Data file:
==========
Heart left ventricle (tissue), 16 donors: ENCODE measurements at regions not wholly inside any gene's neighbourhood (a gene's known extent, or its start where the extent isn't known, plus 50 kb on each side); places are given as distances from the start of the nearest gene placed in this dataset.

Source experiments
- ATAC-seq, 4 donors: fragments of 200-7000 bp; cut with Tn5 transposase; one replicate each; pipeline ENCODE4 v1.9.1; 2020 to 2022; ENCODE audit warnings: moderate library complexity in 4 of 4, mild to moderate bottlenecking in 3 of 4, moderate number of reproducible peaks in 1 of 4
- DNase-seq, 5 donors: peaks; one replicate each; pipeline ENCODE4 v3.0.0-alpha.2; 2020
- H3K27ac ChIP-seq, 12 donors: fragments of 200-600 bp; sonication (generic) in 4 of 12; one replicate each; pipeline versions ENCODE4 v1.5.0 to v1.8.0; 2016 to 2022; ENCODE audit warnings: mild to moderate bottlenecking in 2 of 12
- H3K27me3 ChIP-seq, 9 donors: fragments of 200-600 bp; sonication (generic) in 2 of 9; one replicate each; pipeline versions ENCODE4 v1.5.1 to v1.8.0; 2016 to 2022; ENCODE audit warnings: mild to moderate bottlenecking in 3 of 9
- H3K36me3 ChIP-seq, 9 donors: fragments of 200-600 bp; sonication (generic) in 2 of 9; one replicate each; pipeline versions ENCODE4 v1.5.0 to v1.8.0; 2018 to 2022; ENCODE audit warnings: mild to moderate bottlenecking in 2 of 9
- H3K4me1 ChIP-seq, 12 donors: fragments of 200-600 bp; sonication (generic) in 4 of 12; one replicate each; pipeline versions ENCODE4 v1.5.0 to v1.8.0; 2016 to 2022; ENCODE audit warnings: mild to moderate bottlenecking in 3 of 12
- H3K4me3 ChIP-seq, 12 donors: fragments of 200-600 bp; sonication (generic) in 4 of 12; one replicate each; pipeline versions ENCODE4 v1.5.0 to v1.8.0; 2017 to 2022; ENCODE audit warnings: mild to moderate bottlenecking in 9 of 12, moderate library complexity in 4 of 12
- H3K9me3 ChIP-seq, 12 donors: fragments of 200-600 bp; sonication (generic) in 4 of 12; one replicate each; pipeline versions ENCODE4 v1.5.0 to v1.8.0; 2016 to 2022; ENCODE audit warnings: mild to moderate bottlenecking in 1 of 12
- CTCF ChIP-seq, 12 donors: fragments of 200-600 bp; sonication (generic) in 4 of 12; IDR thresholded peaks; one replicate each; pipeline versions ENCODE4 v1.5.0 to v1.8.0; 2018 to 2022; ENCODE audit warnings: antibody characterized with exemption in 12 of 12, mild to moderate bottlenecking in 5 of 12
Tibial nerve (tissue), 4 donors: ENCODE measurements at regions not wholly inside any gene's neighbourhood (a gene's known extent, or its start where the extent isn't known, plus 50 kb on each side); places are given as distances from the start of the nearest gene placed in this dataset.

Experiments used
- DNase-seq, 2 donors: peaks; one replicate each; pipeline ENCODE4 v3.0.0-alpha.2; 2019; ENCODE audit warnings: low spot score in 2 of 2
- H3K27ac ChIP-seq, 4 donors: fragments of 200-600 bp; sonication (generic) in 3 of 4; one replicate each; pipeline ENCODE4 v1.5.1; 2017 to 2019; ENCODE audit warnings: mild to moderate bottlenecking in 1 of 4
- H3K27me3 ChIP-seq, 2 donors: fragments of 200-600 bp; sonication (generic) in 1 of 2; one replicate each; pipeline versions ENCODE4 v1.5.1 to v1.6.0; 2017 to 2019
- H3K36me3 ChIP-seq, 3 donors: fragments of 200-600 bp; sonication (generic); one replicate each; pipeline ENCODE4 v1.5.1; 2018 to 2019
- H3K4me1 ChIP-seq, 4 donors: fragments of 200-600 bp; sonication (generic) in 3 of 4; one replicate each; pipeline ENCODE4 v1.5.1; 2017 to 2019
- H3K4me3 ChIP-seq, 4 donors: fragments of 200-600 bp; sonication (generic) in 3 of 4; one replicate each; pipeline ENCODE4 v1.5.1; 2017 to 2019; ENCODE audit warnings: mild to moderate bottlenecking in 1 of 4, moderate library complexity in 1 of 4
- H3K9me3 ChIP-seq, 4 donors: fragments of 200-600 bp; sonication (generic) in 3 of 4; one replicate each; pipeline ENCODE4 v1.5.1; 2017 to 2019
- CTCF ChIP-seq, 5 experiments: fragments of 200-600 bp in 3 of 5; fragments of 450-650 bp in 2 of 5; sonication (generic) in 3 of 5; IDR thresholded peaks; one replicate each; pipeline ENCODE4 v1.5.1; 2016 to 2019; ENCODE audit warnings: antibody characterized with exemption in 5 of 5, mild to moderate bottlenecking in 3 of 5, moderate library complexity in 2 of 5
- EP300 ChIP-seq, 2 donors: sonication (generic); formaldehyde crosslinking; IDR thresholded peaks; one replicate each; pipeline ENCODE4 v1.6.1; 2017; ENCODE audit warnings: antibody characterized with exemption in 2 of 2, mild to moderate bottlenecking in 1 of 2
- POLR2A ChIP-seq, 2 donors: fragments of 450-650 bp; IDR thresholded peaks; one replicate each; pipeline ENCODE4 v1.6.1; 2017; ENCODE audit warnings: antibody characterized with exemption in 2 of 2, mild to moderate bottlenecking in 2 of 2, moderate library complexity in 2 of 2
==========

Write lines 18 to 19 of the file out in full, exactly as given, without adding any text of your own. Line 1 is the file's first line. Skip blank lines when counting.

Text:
- H3K4me1 ChIP-seq, 4 donors: fragments of 200-600 bp; sonication (generic) in 3 of 4; one replicate each; pipeline ENCODE4 v1.5.1; 2017 to 2019
- H3K4me3 ChIP-seq, 4 donors: fragments of 200-600 bp; sonication (generic) in 3 of 4; one replicate each; pipeline ENCODE4 v1.5.1; 2017 to 2019; ENCODE audit warnings: mild to moderate bottlenecking in 1 of 4, moderate library complexity in 1 of 4